arriving in southern Missouri some thirty years ago
and can now be found throughout most the state.
And -- as has been proven in other states -- the funny looking critters with the armored shell could be carrying a form of leprosy that's contagious to humans. In a report released last week, scientists discovered that armadillos captured in five southern states carried a strain of Mycobacterium leprae (a.k.a. leprosy, also known as Hansen's Disease.)
Anthony Fauci, head of the National Institute of Allergy and Infectious Diseases, tells the Wall Street Journal
that the study "is essentially proof" that contact with armadillos caused humans to come down with leprosy.
Each year, some 250 Americans are infected with leprosy, according to the Journal
. Most catch the affliction overseas, but one-third of the cases come from people who haven't traveled abroad or had contact with other people infected. Scientists now believe those folks may have caught the disease from armadillos -- the only other animal besides humans known to carry the disfiguring ailment that can cause unsightly rashes and shriveled feet and hands.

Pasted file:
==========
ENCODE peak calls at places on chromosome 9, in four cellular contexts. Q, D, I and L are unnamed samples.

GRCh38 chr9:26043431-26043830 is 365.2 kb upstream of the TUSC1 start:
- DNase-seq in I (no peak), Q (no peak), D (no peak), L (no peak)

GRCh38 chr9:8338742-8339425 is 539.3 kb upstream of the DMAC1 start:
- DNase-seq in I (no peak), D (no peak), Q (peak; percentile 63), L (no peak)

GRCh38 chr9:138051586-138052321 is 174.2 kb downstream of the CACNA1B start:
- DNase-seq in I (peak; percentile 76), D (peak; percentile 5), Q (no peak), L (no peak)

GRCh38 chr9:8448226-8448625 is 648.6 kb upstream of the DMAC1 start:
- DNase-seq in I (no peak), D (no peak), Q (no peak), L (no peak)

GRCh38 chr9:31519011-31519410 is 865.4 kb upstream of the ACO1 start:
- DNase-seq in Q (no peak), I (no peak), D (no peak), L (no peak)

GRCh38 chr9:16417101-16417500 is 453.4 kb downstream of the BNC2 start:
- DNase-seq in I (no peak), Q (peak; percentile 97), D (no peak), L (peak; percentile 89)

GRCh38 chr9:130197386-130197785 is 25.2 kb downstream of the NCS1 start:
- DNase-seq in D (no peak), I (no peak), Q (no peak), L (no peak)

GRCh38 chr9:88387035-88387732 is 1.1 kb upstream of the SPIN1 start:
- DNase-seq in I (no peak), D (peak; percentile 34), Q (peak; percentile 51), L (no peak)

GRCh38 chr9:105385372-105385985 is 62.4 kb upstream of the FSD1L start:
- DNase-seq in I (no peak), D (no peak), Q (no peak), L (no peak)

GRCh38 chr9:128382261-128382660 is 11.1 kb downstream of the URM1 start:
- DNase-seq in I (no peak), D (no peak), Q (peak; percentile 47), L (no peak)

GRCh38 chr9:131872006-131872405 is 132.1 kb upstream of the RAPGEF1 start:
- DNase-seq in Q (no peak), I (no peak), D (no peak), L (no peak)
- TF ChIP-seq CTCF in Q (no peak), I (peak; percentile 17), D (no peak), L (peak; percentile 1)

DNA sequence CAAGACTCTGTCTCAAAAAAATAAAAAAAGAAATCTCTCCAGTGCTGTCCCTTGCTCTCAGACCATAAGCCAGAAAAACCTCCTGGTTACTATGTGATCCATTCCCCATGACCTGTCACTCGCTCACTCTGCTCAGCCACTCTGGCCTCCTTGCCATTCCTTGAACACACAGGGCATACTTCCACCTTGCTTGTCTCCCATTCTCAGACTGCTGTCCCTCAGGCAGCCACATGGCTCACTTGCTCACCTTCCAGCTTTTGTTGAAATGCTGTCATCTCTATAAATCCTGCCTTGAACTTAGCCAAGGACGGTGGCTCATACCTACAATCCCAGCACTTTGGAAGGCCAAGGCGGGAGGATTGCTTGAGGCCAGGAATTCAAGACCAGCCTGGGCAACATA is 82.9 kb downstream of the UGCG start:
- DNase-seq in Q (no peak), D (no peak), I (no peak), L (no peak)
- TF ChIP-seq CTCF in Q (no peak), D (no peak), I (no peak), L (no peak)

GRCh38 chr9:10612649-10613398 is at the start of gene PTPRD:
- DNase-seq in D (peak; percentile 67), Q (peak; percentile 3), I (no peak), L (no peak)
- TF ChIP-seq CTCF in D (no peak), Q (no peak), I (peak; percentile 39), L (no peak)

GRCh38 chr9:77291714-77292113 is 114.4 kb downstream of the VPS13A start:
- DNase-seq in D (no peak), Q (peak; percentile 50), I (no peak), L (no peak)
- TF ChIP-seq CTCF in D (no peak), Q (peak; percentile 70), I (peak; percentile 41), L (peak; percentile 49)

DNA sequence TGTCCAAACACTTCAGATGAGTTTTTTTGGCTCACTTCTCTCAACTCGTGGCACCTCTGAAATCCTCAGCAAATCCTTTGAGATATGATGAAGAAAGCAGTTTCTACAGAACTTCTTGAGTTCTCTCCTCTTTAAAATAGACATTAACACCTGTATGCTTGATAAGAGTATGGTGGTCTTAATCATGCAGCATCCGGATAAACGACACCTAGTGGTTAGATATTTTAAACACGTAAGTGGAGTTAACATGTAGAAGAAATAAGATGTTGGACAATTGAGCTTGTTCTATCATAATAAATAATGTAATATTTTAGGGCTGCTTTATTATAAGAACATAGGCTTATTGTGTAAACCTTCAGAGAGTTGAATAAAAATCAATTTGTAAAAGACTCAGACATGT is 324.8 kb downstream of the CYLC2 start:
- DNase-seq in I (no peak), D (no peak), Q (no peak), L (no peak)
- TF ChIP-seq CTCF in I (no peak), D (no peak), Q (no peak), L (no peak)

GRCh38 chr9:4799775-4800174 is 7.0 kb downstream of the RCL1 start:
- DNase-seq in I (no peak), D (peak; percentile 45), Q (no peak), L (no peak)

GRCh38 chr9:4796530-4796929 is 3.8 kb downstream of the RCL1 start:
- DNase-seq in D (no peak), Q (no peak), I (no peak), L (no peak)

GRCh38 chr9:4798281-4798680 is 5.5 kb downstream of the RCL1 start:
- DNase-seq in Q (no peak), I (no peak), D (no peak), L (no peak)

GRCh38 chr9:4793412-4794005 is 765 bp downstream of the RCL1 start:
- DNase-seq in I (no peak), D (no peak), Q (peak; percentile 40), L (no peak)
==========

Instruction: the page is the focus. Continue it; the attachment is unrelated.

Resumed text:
Still, getting leprosy from an armadillo is difficult. Basically, you have to come into contact with blood or uncooked meat of an infected armadillo.
Our advice? Handle that roadkill with gloves (or tongs) and be sure to cook your 'dillo thoroughly.
Drive outside of St. Louis, and invariably you'll see one or two of them lying dead on the side of the road. Armadillos first began